The date of the first settlement within Annesley Parkland is unknown. Documentary research suggests a Saxon settlement, constructed between the 5th and 11th centuries. There is no surviving evidence to locate or date the first settlement. However from historical readings and drawings it seems likely that the original settlement was situated in close proximity to the standing structure now. Most of the present buildings can be dated with some confidence to the 17th century.
Early history and Chaworth family
Following the Norman conquest of England in the 11th century, a motte and bailey castle was constructed to control the royal parkland. The exact date for the building of the castle is unknown, but historical evidence indicates that it had possibly fallen into disuse by 1232. The castle was built by the Marc family and was most likely abandoned because the castle no longer carried the defensive requirements, and the living standards of a then 'modern' manor house were far more comfortable.
At a similar time to the construction of the medieval hall, a church was also constructed. Today, this lies as a ruin to the north of the current hall. During the reign of Henry I (1100-1135), Robert de Chaworth settled in Nottinghamshire and married the daughter of William de Walchiville, Lord of Marnham. The Chaworth family were descendants of the Chaources family of Maine, in northern France. Marriage alliances extended the Chaworth family’s properties in Derbyshire and Nottinghamshire. By the 15th century Annesley Parkland was owned by the Chaworth family, who used the medieval hall as a hunting lodge. During this period the parkland was heavily planted with woodland.
By the 16th century, deer parks became a less important pastime and resource. Instead the land was used for agriculture and a number of estates were redesigned into parkland landscapes. Instead of the land coming second to the manor, it was now incorporated into a large self-sufficient parkland and landscape design. Within the parkland was a village, west of the manor house, whose inhabitants worked the land. Adjacent to this village were thought to have been woods, orchards, gardens, remaining deer parks, and lakes and ponds.
During the 16th century Annesley Parkland underwent extensive alterations to the hall and surrounding land. A new hall was built of part stone and part timber construction. Evidence of the 16th century building has been found in the large bressumer in a very thick north south stone wall with a four-centre arch, indicating living rooms to the west.
Making way for a new landscape
To make way for the additions of the 17th century, it was thought that the medieval village of Annesley was demolished. In 1629, William Seniors documented the parkland. It provides evidence of a number of lost buildings and the loss of the village, also documented were a barnyard (east of hall), a brewhouse, and stabling, which was an extension to the gatehouse range. During the 17th century it was not unusual for villages to be destroyed in order to make way for this new formal style of landscaping. It is thought that the village was demolished to make way for the kitchen gardens. As well as the alteration and addition of buildings, the parkland underwent change too.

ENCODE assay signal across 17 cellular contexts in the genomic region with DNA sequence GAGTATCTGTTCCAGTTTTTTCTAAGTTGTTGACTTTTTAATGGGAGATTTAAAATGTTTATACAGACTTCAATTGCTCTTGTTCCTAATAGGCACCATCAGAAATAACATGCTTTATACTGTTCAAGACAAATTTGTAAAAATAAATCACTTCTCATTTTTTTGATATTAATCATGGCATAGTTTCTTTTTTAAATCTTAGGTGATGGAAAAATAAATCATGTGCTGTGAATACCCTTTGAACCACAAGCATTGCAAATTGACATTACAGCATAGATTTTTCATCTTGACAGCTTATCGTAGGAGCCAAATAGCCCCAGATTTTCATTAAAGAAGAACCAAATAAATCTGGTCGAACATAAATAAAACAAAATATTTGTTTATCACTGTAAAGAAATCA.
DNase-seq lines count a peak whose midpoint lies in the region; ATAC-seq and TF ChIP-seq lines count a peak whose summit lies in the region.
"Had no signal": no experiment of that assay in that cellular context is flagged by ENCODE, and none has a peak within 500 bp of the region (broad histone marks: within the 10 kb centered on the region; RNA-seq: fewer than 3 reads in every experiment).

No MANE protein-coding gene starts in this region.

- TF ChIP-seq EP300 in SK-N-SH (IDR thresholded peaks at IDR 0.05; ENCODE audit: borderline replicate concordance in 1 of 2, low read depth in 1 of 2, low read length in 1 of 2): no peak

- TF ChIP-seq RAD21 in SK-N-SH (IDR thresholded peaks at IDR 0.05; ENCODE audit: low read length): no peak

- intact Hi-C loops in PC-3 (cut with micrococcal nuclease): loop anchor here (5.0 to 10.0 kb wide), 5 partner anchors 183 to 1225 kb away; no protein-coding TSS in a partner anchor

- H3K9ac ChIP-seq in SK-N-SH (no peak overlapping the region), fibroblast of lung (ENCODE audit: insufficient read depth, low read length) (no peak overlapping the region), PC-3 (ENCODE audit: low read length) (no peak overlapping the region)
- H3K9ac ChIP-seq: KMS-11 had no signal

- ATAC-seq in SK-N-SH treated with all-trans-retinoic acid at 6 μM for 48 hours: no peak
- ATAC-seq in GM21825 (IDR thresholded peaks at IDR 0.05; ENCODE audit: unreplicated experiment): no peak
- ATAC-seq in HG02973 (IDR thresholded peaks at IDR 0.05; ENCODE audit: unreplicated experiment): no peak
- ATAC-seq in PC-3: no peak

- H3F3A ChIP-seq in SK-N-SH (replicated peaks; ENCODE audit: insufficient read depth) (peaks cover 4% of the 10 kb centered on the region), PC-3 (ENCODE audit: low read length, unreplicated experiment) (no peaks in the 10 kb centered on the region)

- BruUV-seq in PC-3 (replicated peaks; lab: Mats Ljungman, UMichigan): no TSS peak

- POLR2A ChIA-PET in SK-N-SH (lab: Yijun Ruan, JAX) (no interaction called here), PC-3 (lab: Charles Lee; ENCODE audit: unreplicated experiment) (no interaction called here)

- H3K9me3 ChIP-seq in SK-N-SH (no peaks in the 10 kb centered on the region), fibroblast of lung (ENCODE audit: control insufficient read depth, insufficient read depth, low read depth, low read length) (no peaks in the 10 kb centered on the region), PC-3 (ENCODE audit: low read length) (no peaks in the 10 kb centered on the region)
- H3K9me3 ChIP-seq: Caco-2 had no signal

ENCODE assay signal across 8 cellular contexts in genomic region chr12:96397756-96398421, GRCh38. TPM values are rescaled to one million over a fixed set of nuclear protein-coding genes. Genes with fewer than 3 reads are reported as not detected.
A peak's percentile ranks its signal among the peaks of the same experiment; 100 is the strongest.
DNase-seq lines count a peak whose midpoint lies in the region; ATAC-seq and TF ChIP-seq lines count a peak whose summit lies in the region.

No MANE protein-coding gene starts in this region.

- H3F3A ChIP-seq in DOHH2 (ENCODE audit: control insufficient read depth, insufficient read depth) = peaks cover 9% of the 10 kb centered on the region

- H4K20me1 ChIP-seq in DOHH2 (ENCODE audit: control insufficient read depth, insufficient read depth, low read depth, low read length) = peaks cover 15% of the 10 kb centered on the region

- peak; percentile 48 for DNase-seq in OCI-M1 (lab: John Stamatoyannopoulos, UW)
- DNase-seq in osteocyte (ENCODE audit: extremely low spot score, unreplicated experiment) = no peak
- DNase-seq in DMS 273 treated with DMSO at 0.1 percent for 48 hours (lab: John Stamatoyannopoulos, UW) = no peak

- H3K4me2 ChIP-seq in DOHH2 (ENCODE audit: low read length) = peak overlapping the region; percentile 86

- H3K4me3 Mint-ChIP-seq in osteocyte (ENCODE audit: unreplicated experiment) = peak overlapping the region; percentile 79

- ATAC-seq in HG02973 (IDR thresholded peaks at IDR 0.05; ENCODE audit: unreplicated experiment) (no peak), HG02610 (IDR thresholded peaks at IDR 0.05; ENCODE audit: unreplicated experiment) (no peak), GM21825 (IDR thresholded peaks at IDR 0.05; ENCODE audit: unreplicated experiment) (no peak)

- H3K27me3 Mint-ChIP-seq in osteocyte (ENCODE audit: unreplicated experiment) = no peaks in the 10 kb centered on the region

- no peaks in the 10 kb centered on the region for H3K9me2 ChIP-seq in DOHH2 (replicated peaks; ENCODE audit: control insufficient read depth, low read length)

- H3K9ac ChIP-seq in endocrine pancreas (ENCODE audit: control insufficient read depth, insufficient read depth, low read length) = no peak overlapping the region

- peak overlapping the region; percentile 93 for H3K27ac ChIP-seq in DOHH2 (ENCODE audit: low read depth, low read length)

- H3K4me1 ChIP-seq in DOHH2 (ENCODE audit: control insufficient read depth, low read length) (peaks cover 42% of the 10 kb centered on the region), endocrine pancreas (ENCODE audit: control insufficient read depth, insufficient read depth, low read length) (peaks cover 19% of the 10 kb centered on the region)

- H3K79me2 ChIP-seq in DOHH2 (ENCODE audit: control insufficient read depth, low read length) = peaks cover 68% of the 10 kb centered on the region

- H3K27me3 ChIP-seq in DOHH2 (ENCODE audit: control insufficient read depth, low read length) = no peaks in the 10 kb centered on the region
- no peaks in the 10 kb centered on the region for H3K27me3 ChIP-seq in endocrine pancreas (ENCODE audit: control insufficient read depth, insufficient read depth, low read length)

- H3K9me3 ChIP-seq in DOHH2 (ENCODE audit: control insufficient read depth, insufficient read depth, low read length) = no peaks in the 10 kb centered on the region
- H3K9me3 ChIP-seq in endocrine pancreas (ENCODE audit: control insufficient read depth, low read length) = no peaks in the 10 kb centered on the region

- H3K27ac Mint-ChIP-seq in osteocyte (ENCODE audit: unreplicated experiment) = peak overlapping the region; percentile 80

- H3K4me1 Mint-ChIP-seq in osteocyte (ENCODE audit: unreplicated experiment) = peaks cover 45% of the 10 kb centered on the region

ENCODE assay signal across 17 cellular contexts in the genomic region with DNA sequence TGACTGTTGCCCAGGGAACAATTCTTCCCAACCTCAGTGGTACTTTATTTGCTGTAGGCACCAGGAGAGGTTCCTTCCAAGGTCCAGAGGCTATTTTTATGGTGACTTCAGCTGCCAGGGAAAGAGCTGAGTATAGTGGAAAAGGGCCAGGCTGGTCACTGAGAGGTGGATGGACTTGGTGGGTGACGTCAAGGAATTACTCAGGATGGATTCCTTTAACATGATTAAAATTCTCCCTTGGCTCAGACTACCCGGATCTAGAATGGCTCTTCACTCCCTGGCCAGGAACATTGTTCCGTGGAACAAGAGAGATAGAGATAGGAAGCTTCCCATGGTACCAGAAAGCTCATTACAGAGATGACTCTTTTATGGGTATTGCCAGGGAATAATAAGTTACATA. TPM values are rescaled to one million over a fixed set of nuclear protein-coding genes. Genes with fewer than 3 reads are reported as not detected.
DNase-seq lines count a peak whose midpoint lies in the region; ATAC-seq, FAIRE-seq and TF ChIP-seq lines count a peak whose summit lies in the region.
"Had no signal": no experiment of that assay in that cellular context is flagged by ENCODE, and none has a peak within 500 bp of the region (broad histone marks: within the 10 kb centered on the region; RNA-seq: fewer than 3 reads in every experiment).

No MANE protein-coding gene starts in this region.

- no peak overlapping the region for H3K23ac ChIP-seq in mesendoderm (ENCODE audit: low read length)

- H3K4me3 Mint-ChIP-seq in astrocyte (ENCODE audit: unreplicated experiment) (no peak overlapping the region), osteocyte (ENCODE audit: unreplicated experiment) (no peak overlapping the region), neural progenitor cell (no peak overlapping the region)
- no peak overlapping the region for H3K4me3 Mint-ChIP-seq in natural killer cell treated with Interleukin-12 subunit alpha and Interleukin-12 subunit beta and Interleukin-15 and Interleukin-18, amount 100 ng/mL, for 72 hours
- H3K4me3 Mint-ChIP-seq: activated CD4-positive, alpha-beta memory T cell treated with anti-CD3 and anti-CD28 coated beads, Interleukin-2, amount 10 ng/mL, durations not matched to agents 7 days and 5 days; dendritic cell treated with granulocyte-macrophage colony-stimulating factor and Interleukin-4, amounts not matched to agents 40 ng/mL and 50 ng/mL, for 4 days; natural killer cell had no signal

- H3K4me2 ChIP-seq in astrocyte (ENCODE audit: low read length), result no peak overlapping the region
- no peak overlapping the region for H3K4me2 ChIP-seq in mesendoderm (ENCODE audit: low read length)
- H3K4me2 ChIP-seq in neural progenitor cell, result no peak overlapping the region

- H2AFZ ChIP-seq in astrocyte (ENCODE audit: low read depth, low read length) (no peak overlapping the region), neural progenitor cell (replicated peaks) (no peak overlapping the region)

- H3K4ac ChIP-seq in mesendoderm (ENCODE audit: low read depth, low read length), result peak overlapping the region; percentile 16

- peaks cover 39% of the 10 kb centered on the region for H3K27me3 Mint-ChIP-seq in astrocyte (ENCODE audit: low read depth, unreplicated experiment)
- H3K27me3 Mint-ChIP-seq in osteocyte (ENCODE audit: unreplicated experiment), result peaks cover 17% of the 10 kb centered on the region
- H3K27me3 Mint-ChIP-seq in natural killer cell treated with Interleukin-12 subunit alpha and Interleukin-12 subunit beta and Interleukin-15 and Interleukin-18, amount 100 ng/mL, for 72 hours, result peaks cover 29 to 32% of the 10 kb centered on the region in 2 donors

The late 1600s marked a new phase in the development of landscapes, which created a more formal style of channelled vistas with riding routes and pleasure grounds. The 17th century changes at Annesley are illustrated in Thoroton’s plan of 1677. The twelve ridings (pathways) shown on Thoroton’s plan of the park cut directly through woodland and would have picked out key vistas including ponds, the medieval castle, and views towards Newstead. This plan indicates how much change took place within the parkland between this time and Lord Byron’s visits to the estate.
Lord Byron’s inspiration
During the 1700s the formalised parkland developments were continued with the addition of tree lined avenues (Byron’s Walk), entrance lodges (South Lodge, Fish Pond Lodge, Butlers Lodge, Agents Lodge), ponds and lakes, open vistas, kitchen gardens, and a cricket ground. The parkland was viewed as an extension to the main living quarters as opposed to a secondary entity, and was designed for pleasure as opposed to the need for a subsistence style of living. Mary Chaworth, daughter of George Chaworth, was the first love of Lord Byron, who was the now famous poet who lived at Newstead Abbey. He wrote numerous poems describing Annesley Parkland and the surrounding area with the 'The Dream' being the most famous, which describes Byron’s love for Mary at a meeting on Diadem Hill.
A luxury manor house
The last major building works appear to have been the Victorian extension of 1865 during a period of great wealth and power, no doubt due to the opening of the coal industry in the area. Annesley Hall was becoming a more luxurious manor house with modern commodities of the time. A large Victorian Wing extension was erected to the north of the hall, further north were an ice house and water tanks.
Places to visit
Two fires in 1997 and 2015 at Annesley Hall ripped through the internal historical details leaving just a shell. Some of the landmarks within the parkland are still present, but unmarked including Byron’s Walk, the motte and bailey castle, the Arboretum, and the Pleasure Grounds. Learn more about a visit to Annesley Old Church, the hall and parkland.
Information source: Annesley Park Management Plan. ASHFIELD DISTRICT COUNCIL & EMD LTD - DECEMBER 2017